On Sunday 24 October the Washington-based International Hajji Baba Society will host a programme on Steinmann’s research into the use of the ship motif in Indonesia.

“For many centuries, the people of southern Sumatra saw themselves as living on a ship floating between the sea and the heavens. This idea was woven into fascinating textiles featuring elaborate depictions of ships carrying humans and animal-like beings. These ship cloths were used in ceremonial and ritual contexts. 

Alfred Steinmann, one of the former directors of the Ethnographic Museum of the University of Zurich, was one of the first scientists to study these textiles in depth and to try to interpret them. In several writings that appeared from 1937 to the 1960s, he examined the ship’s motif from a cultural and historical perspective, from the Bronze Age to the present day. He interpreted the elaborately patterned ship cloths as depictions of the passage of dead souls into a land of ancestors. Although later researchers added other layers of interpretation to Steinmann’s, to this day his contribution remains essential for understanding these textiles. “ – IHBS website.

This programme will involve not only a PowerPoint presentation by Paola von Wyss-Giacosa and Andreas Isler, but also a virtual guided tour of the Zurich exhibition – a real treat! Please note that spaces for this virtual event are limited and are filling fast so register now. A catalogue to accompany the exhibition is also now available (German text).

Chair Cover with Crane Design, Chinese, 17th century Ming Dynasty (1368–1644). Silk tapestry (kesi) woven with silk and metallic threads, Overall: 20 3/8 x 63 3/4 in. Gift of Mr. and Mrs. Earl Morse, 59-18/5.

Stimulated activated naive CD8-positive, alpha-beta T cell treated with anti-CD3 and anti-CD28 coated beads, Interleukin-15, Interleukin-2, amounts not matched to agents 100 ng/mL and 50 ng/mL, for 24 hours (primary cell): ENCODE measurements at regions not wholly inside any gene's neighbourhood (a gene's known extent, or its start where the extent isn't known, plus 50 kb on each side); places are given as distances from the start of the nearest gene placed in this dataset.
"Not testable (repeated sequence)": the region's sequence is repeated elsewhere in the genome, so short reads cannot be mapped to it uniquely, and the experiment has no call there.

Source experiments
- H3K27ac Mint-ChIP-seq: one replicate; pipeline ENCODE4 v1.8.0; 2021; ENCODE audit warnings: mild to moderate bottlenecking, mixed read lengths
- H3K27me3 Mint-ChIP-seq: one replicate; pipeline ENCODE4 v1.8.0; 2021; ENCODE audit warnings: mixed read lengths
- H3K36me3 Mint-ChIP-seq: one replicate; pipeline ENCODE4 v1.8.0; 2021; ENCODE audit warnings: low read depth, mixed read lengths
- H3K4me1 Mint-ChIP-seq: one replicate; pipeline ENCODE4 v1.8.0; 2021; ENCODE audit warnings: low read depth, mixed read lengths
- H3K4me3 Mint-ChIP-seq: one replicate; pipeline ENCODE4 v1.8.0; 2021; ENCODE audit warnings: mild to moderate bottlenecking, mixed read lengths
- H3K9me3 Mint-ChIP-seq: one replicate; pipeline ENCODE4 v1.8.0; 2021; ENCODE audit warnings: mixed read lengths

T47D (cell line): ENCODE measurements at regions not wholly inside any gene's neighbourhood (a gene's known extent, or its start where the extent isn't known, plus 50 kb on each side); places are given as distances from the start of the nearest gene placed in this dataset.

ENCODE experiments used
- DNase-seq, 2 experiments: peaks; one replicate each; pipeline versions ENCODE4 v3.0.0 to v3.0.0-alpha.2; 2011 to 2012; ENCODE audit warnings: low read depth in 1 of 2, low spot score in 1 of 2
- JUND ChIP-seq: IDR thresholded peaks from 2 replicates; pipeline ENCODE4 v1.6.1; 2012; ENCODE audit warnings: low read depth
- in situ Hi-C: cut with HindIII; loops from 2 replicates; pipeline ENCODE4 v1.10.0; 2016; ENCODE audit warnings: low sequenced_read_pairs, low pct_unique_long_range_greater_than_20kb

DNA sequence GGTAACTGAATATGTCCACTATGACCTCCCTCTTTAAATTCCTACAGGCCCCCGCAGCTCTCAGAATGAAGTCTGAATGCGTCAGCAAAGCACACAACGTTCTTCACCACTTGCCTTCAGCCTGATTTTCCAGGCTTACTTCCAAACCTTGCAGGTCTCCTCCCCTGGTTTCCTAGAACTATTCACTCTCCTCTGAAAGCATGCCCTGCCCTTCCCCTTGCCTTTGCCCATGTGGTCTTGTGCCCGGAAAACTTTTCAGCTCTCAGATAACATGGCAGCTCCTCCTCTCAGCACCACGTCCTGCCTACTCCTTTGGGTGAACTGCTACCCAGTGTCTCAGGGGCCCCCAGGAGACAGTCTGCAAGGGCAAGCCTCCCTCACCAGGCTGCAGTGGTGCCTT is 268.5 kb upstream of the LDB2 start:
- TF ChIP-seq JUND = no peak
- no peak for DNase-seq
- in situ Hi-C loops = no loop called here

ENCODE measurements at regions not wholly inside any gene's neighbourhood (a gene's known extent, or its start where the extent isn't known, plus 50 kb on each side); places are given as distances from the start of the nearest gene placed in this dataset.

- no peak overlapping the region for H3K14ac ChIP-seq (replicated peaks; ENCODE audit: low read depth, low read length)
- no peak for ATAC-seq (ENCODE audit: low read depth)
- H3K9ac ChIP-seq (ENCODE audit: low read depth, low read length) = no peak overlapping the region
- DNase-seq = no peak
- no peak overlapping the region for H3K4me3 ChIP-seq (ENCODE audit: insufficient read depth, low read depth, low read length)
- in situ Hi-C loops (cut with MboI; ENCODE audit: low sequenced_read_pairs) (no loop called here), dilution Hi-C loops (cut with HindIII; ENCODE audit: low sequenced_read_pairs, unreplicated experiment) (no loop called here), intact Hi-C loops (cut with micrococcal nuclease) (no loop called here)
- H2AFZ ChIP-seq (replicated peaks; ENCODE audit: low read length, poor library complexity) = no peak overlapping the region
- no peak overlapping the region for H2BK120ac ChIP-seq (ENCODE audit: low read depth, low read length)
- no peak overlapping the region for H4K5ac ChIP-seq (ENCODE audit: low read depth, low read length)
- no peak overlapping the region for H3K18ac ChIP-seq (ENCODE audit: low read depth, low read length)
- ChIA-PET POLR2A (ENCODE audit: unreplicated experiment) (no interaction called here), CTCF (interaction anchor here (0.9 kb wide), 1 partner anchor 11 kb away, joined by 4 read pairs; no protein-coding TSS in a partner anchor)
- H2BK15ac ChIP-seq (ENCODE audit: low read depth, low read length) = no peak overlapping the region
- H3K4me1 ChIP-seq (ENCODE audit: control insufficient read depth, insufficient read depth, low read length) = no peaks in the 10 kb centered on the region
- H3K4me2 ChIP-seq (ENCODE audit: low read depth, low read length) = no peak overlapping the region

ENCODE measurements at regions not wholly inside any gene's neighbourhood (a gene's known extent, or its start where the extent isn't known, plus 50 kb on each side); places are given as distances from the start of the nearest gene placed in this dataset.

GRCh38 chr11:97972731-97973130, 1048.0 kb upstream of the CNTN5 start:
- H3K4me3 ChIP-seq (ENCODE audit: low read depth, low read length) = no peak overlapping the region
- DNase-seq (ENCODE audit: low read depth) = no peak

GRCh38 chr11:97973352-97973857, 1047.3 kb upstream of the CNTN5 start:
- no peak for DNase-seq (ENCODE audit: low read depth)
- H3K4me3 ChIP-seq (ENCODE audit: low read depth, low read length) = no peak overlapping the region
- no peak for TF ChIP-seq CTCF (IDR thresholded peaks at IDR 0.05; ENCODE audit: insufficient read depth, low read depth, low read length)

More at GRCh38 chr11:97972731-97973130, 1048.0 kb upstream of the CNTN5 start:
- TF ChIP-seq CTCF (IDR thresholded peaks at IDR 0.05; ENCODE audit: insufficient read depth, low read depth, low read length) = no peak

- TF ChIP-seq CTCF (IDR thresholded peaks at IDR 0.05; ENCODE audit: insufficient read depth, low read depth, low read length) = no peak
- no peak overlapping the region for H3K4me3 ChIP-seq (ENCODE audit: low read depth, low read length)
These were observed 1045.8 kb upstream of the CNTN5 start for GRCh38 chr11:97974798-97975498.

On Saturday 30 October the Textile Museum Associates of Southern California will host a Zoom programme looking at some of the textiles featured in the  current exhibition at the Nelson-Atkins Museum of Art in Kansas City. Weaving Splendor: Treasures of Asian Textiles opened in late September and runs until 6 March 2022. “For the first time in decades, rarely seen Chinese, Indian, Japanese, Persian, and Turkish clothing and textiles from the collection of The Nelson-Atkins Museum of Art are assembled for an extraordinary exhibition. Made with fine materials, exemplary techniques, and superb artistry, Asian luxury textiles were prized domestically and were central to global trade.” – museum website

One Hundred Cranes Imperial Robe, Chinese, Late 17th-early 18th century Qing Dynasty (1644–1911). Embroidered damask, 91 × 57 7/8 in. Purchase: William Rockhill Nelson Trust, 35-275.

Covering the highlights of the exhibition from the 1500s to today, this talk will include two outstanding and historically important classical Persian carpets; velvet tent hunting fragments and some Kashmir shawls and hangings; several Chinese court robes and interior furnishings; and Japanese theatre robes and Meiji-era tapestries. The Zoom talk begins at 10:00 PDT, which is 18:00 BST and is free, but registration is required.

Upcoming textile events

A short blog to highlight some textile events taking place in the next couple of weeks – there is a lot on later in October so I will cover that in another blog.